Usually I stay away from exploring regular Japanese houses. It happened way too often that I thought “Oh, this house / apartment building looks abandoned!” and upon closer look it actually was not. Japan has an unbelievable amount of rundown yet inhabited buildings, especially in the countryside and the outskirts of bigger cities – and I don’t want to get in trouble!
When *Rory* and I drove through the countryside on one of our exploration trips, my fellow explorer tried to point my attention to a slightly dilapidated concrete building to the left – and even without looking at it I dismissed the idea, because “there are cars parked”. Well, last time I saw the building half a year prior there were cars parked, but this time I jumped the gun. Rory was indeed right: the cars were gone, leaving behind a building that looked abandoned… and so we stopped.
Still not 100% convinced that the building was really abandoned I left the lead to Rory and had a look at the surroundings – a couple of storage shacks inhabited by half a dozen cats, some garden plots with Napa cabbage (the key ingredient of kimchi…), a few open windows; no real proof that this simple, ugly building was really abandoned. Access of course was easy – two staircases in the back lead to four floors with two apartments each. (The video shows one staircase, the photos I selected are from apartments on both staircases.)
While all apartments basically had the same layout, their interior was like a box of chocolates – we never knew what we were gonna get! Some apartments looked like you could move it in right away if you had low standards, others were completely moldy and a serious health hazard, while the third kind was covered by spider webs. Some were packed with brand-new boxed items, the strangest being the ones labelled “Glycerin Enema Mune 60”, others were filled with all kinds of trashed. Some showed signs of families with children, others most likely were bachelor pads. In one apartment was a calendar – showing last month’s date; which would explain why there were cars parks at the building half a year prior to our visit.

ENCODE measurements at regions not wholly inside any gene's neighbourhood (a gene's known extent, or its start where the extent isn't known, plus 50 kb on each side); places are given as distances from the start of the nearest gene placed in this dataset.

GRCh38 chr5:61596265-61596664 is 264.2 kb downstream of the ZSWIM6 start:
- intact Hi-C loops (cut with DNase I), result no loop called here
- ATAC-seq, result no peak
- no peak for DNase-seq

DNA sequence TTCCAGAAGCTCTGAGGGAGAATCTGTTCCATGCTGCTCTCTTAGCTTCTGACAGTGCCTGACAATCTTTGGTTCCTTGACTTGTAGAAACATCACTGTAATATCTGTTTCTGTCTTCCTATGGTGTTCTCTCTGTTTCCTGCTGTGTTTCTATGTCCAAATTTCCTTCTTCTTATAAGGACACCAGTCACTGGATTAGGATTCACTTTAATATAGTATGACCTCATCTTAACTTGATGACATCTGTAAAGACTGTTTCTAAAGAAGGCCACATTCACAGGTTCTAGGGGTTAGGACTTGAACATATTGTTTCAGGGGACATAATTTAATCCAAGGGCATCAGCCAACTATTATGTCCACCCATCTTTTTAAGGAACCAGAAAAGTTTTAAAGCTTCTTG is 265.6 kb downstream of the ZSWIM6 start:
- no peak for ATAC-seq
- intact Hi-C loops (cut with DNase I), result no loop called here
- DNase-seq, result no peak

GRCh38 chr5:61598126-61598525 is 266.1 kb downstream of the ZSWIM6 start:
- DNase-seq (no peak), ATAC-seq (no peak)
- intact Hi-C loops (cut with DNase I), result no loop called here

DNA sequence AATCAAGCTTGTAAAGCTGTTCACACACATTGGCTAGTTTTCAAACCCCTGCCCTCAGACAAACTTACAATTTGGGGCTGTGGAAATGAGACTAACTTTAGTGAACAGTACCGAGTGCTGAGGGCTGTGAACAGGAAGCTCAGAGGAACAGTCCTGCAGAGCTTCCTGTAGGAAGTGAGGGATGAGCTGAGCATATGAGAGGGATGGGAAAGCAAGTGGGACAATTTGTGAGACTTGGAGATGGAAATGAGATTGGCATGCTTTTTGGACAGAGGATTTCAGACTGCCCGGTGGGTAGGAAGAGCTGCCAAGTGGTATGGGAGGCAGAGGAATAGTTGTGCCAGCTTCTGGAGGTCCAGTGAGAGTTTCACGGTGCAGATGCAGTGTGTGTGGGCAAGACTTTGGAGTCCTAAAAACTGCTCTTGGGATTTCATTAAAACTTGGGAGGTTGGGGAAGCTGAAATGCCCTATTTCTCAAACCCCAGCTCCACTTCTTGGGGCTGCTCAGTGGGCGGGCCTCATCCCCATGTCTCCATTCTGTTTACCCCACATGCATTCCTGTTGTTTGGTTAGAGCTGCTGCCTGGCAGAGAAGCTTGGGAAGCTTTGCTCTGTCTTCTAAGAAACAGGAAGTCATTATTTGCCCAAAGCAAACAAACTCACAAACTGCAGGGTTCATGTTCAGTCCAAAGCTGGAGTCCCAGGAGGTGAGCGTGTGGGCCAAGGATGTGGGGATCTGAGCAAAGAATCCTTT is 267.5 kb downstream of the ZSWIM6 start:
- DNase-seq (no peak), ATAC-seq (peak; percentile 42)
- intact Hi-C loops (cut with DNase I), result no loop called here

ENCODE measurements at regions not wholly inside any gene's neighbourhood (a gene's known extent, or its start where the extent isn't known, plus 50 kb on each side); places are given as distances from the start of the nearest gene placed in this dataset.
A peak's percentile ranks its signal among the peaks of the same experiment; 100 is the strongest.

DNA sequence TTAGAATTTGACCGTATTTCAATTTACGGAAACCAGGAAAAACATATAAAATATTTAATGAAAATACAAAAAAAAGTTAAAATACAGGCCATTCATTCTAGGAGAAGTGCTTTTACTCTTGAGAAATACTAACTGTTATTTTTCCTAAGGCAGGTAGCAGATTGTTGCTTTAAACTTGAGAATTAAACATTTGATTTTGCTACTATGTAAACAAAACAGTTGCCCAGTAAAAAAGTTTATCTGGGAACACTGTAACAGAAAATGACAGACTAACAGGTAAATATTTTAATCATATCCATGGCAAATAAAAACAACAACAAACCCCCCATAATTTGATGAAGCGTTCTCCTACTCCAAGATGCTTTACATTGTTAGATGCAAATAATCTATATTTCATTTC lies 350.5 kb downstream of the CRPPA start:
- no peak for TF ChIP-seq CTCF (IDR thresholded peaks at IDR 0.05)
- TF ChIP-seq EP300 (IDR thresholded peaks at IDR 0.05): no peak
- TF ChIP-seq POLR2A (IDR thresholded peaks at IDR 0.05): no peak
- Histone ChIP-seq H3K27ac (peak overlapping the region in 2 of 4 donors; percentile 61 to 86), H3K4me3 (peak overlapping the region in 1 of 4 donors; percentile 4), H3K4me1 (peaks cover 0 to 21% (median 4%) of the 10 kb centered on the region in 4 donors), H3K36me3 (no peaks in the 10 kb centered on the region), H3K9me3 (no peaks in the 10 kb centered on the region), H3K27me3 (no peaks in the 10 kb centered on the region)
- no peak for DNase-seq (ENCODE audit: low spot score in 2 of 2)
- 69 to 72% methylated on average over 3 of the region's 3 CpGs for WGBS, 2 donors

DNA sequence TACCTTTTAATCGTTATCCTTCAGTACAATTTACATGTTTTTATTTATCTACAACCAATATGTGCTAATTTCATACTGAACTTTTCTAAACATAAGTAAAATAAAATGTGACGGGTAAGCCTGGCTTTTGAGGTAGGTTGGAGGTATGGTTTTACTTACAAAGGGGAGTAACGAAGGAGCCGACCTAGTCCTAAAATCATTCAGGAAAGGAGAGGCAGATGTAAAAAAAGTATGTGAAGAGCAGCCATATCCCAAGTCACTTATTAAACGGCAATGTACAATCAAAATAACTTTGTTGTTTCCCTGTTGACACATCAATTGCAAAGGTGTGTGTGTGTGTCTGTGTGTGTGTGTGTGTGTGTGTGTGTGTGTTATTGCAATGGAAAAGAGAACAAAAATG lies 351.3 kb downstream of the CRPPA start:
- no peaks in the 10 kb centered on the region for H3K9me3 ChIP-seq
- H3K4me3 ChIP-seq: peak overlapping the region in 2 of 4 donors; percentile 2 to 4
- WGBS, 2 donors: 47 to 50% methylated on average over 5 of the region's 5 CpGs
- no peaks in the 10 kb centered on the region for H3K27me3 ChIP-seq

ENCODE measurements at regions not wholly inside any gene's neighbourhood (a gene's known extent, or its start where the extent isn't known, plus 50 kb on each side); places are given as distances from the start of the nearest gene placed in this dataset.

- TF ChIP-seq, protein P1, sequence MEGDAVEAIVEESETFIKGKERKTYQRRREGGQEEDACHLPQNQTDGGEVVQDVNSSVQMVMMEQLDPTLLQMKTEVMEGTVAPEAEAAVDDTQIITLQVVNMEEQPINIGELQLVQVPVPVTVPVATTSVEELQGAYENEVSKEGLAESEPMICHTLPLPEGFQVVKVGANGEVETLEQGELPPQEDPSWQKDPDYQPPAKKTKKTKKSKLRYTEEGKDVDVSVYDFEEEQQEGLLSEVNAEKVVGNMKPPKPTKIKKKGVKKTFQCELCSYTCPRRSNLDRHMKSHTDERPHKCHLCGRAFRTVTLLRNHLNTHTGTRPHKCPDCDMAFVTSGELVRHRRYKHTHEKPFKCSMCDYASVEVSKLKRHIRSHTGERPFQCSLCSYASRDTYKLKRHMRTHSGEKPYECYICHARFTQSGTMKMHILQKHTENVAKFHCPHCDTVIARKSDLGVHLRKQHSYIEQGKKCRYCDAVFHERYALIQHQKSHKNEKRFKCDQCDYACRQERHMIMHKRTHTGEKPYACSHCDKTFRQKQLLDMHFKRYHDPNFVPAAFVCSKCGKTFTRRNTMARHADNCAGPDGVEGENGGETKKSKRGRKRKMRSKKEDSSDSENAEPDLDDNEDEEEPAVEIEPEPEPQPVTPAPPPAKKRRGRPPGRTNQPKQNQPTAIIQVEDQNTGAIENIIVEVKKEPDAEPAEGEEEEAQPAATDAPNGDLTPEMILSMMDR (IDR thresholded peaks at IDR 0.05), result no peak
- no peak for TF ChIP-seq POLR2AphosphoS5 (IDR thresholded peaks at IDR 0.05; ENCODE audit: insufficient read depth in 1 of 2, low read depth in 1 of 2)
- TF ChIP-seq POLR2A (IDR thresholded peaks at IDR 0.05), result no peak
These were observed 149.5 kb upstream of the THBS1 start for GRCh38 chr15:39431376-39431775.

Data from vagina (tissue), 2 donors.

Since the apartment building was just outside of a small town, Rory and I went for a walk after we were done exploring. It was getting dark anyway, so we thought it would be nice to enjoy a countryside sunset. Countryside people in Japan tend to be much friendlier than city folks according to my experience, so it didn’t surprise me at all when a local woman started a conversation with Rory when he took a picture of a cat with an improvised Elizabethan collar – and she confirmed that the apartment building was abandoned just two months prior to our visit after it fell into disrepair.
When approaching and exploring the apartment building I didn’t think it was a good idea being there, but in retrospect it was quite an interesting experience. I still wouldn’t drive hours to get there, but it wasn’t a bad location as far as original finds go!
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